100412: Museum der Moderne Salzburg Mönchsberg - Wearing Skirts

Museum der Moderne Salzburg Mönchsberg Wearing Skirts 18.02.2012 – 10.06.2012 Defilé in Salzburg By Goschka Gawlik Since Modernism, the free language of fashion has often been compared with other great creations of other culture forms. More importantly, it especially crosses paths with the language of the applied arts, because fashion designers – as Barthes observed – are themselves constructors of significance, myths and pictures. The appropriate semiology is then used as a sales argument. Today, fashionable clothes and their poetry flatter the individual. They augment the diverse expression of the personality, the joy of self-presentation and, in the extreme, fashion goes well beyond the borders of this function. These thoughts, as well as the advanced processes of presenting clothing in modern photography and sculptures are the plot of an extensive exhibition in the Museum of Modern Art in Salzburg, which has been put together from its own collection. Works by 76 artists, mainly from Austria, are currently being exhibited; they represent different generations ranging from Uli Aigner to Robert Zahornicky. Anselm Kiefer marks the exhibition in the museum’s foyer-staircase with a sculptural horror creation: a white floor-length dress without straps and instead of the face, there is a gargantuan tangle of hair made of coarse, dark barbed wire. The sign language of the clothing now becomes the mediator of larger categories giving structure to the exhibition "Wearing Skirts". The first one of these, "Skirt or Trousers", plays with the construction and interchangeability of the sexes visualized in several "unisex" pieces of clothing and decorative details. In 2000, Andrea Lumplecker exclusively photographed the knees of different models in segmented form, thereby proving that dualistic distinguishing criteria are in a crisis. The artist specifically questions the expectations of sexual determination. Fashion as a masquerade ad nauseam is shown in Cindy Sherman’s early video work, Doll Clothes. Birgit Jürgenssen, on the other hand, seems very proud to wear her housewifely apron as a fetish. And the exhibition would not be complete without Valie Export's icon poster, the Aktionshose: Genitalpanik. Fashion promises play, flirt and light-heartedness of the being. The theme of the second room is "Like Models", in which large formats by Eva Schlegel and Caroline Heider are presented. Schlegel underlines the purely superfluously fixed (fashion) culture with long-legged but blurred femininity. Through her individual photo-folding technique, Heider creates creatures rather than ideals of beauty. Today, fashion functions fetishistically and is advertisement in itself. Its locations are boutique shop windows, magazines and online style pages. The completely artificially decorated shop windows with different, rather more staid than chic fashion, are presented in Peter Köllerer’s almost museum-like series of works "Architectures of Desire". Keeping pace with (western) fashion is strenuous and frustrating. Beat Streulis' photographic pictures illustrate the phenomena of eastern cultures, in which our style of clothing is so popular, through the exhausting shopping sprees of fashion-conscious Japanese in Tokyo's streets. "Dead Trousers" further tells us that the fashion system, in contrast to the art world, actually lies on the other side of life. While fashion swings continually between young, always new and indestructible, its wearers die. What's left of them are worn clothes that live on as relics or glamorous fetishes. Kaucyila Brooke reflects on this in her well-known photo work, Kathy Acker`s Clothes. Clothes are also body sculptures that can continually be changed. They model the individual appearance of the person extravagantly, corpulently or moodily or they emphasize their affiliation with a social (sub)group or special careers. Here, the examples stretch from Diana Arbus’ school uniforms of the "Identical Twins" to photographs from the series Success by Hans Weiss, who shows New York business people as an unwilling, "faceless" army. Walter Seidl is somewhat less severe with a New York couple and documents in his series D&S the (apparent) reversal of the roles of the sexes by means of a co-ordinated common look. The exhibition, which is rather sparsely decorated with sculptures, takes headless figures and sculptures by Erwin Wurm as evidence of the diverse themes and social configurations, which indicate that in the Salzburg collection, several deficits need to be remedied. Exhibitions of this sort always take place in the Museum of the Moderne without an opening ceremony and are not documented with a catalogue or publication, thereby omitting the curator's work and the results of his/her research. A pity in view of this notable and extensive exhibition, which could provide more about individual and less well-known artists if more theory and information was offered. Museum der Moderne Salzburg Mönchsberg 5020 Salzburg, Mönchsberg 32 Tel: +43 / 662 / 84 22 20-403 Fax: +43 / 662 / 84 22 20-700 E-mail: info@mdmsalzburg.at http://www.museumdermoderne.at Opening hours: Tue to Sun So 10-18, Wed 10-20 hours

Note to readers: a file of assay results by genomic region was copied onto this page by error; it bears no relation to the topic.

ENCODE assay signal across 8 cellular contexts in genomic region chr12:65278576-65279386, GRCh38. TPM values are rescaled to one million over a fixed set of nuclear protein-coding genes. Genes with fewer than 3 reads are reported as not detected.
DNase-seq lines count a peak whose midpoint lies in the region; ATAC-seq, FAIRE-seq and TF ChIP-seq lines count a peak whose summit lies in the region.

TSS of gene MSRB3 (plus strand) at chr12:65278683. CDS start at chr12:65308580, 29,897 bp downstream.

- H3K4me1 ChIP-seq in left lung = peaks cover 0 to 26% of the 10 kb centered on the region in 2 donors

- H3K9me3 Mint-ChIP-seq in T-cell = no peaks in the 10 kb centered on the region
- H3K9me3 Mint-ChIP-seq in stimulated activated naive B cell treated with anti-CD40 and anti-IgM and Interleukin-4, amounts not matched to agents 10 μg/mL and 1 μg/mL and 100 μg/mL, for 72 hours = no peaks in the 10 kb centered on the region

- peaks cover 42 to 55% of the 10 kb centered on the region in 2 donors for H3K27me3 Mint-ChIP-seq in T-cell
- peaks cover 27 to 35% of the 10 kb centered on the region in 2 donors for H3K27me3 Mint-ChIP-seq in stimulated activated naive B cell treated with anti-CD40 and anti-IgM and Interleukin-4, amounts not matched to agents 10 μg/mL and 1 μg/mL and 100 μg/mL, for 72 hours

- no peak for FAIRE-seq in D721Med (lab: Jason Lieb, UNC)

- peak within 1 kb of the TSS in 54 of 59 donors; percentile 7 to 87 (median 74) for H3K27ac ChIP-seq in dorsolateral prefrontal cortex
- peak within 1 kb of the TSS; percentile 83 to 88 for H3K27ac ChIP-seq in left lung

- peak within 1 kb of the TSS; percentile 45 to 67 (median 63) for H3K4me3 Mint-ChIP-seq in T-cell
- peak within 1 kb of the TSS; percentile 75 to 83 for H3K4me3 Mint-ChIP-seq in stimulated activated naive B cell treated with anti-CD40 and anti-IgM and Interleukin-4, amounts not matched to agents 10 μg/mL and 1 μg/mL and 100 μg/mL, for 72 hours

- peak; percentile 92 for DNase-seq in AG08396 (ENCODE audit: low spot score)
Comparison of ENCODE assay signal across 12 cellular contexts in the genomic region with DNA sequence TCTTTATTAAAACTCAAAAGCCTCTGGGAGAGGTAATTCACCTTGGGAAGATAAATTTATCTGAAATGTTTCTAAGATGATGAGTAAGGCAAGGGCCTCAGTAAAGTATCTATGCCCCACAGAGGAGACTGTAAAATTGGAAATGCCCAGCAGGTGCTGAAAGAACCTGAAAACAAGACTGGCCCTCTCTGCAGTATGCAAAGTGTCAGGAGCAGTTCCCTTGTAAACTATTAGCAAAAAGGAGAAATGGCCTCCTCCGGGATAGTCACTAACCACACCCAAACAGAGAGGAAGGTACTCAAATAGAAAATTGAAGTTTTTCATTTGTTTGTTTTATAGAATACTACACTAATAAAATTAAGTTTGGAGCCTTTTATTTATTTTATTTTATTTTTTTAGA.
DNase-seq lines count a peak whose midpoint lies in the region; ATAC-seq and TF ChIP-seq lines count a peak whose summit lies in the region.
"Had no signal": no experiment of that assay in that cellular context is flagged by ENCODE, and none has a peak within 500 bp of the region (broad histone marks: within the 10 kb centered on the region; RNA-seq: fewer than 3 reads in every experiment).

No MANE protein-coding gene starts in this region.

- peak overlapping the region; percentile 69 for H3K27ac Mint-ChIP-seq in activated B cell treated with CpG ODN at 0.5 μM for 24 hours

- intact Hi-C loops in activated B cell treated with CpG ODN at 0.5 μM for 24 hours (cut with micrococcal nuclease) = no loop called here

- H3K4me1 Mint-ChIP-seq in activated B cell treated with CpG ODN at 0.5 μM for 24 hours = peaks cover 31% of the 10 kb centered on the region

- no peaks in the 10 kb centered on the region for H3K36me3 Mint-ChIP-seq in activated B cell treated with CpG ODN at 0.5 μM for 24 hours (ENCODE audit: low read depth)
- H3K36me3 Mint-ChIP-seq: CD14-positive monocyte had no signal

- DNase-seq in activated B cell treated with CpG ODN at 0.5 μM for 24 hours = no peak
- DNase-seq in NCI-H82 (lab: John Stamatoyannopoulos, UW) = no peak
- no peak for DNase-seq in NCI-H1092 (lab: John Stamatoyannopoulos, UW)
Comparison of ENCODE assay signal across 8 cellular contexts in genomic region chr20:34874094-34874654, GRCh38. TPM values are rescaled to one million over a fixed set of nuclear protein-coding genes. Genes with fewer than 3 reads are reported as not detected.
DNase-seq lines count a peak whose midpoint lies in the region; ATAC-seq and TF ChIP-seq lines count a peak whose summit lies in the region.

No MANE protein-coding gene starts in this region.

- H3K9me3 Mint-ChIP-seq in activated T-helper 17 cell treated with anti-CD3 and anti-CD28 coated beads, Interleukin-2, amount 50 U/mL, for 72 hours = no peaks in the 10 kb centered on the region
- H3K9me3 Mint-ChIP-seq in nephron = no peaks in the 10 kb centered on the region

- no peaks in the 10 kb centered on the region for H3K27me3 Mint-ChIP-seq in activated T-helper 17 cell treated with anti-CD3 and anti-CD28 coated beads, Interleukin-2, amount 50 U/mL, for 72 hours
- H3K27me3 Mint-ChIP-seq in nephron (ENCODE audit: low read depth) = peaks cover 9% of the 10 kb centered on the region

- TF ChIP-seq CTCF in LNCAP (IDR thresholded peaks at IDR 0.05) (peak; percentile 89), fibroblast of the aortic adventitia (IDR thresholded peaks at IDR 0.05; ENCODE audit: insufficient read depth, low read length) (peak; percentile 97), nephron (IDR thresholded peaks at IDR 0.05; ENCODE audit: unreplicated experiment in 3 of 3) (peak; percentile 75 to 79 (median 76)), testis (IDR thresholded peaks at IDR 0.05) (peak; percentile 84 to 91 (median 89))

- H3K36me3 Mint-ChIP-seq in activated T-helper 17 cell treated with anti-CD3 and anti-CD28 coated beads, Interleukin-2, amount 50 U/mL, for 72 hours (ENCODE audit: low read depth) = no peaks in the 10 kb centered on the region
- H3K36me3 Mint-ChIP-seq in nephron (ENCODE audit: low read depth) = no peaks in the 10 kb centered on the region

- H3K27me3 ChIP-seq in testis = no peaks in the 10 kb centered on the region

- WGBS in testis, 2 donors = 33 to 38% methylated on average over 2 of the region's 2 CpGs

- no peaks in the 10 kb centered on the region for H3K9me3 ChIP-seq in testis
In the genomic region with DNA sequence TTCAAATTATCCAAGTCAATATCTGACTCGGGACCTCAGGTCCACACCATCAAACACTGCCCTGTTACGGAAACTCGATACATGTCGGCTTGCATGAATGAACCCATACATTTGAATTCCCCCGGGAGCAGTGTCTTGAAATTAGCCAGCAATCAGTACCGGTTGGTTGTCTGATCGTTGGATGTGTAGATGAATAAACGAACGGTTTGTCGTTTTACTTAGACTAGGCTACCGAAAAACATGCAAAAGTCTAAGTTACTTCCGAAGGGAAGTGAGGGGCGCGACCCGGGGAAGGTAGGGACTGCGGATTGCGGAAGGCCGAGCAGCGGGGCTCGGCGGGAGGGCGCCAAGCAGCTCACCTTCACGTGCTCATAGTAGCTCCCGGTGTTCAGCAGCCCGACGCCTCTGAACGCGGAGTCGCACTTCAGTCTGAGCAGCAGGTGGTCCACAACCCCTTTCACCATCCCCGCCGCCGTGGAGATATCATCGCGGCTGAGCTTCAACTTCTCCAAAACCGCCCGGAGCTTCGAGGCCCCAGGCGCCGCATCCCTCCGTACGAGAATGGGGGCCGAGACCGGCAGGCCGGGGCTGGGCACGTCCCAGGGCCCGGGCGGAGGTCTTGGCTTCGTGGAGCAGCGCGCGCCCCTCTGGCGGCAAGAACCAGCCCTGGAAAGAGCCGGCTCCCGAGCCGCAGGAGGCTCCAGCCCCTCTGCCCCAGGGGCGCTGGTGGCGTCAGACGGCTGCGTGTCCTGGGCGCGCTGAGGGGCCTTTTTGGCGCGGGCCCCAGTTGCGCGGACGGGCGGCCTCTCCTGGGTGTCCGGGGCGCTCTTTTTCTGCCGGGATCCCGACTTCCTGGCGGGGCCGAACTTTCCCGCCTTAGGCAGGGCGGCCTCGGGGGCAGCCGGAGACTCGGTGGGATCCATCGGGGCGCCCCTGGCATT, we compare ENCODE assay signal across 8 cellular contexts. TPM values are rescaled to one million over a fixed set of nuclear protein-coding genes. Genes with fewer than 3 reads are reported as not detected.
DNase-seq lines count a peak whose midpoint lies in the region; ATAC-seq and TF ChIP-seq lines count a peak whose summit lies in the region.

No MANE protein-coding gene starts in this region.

Museum der Moderne Salzburg Mönchsberg
5020 Salzburg, Mönchsberg 32
Tel: +43 / 662 / 84 22 20-403, Fax: +43 / 662 / 84 22 20-700
Email: info@mdmsalzburg.at
Öffnungszeiten: Di-So 10-18, Mi 10-19 h
Öffnungszeiten Shop:
Di-Fr 12-18, Sa-So 10-18 h

Ihre Meinung

Noch kein Posting in diesem Forum

Das artmagazine bietet allen LeserInnen die Möglichkeit, ihre Meinung zu Artikeln, Ausstellungen und Themen abzugeben. Das artmagazine übernimmt keine Verantwortung für den Inhalt der abgegebenen Meinungen, behält sich aber vor, Beiträge die gegen geltendes Recht verstoßen oder grob unsachlich oder moralisch bedenklich sind, nach eigenem Ermessen zu löschen.

© 2000 - 2023 artmagazine Kunst-Informationsgesellschaft m.b.H.

Bezahlte Anzeige
Bezahlte Anzeige
Bezahlte Anzeige
Gefördert durch: